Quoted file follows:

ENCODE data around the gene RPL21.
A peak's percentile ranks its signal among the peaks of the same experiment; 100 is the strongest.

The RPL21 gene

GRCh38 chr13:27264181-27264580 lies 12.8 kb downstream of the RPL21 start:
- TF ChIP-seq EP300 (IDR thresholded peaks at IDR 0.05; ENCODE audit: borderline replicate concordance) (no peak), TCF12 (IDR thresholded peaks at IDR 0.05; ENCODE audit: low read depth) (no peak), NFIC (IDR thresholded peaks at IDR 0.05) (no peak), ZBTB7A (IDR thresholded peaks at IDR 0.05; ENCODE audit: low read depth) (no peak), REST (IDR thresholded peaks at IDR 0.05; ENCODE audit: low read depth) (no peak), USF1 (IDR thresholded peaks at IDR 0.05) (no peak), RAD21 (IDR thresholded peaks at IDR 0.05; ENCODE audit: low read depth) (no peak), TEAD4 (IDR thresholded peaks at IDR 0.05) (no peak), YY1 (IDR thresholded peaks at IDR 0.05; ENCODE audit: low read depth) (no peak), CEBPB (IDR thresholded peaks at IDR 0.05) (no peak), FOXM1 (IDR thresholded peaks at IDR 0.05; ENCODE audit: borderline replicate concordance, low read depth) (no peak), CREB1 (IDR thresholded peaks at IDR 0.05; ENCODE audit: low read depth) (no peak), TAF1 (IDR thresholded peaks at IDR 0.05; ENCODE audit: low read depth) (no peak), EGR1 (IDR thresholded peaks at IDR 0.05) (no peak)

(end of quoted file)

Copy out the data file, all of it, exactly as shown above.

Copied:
ENCODE data around the gene RPL21.
A peak's percentile ranks its signal among the peaks of the same experiment; 100 is the strongest.

The RPL21 gene

GRCh38 chr13:27264181-27264580 lies 12.8 kb downstream of the RPL21 start:
- TF ChIP-seq EP300 (IDR thresholded peaks at IDR 0.05; ENCODE audit: borderline replicate concordance) (no peak), TCF12 (IDR thresholded peaks at IDR 0.05; ENCODE audit: low read depth) (no peak), NFIC (IDR thresholded peaks at IDR 0.05) (no peak), ZBTB7A (IDR thresholded peaks at IDR 0.05; ENCODE audit: low read depth) (no peak), REST (IDR thresholded peaks at IDR 0.05; ENCODE audit: low read depth) (no peak), USF1 (IDR thresholded peaks at IDR 0.05) (no peak), RAD21 (IDR thresholded peaks at IDR 0.05; ENCODE audit: low read depth) (no peak), TEAD4 (IDR thresholded peaks at IDR 0.05) (no peak), YY1 (IDR thresholded peaks at IDR 0.05; ENCODE audit: low read depth) (no peak), CEBPB (IDR thresholded peaks at IDR 0.05) (no peak), FOXM1 (IDR thresholded peaks at IDR 0.05; ENCODE audit: borderline replicate concordance, low read depth) (no peak), CREB1 (IDR thresholded peaks at IDR 0.05; ENCODE audit: low read depth) (no peak), TAF1 (IDR thresholded peaks at IDR 0.05; ENCODE audit: low read depth) (no peak), EGR1 (IDR thresholded peaks at IDR 0.05) (no peak)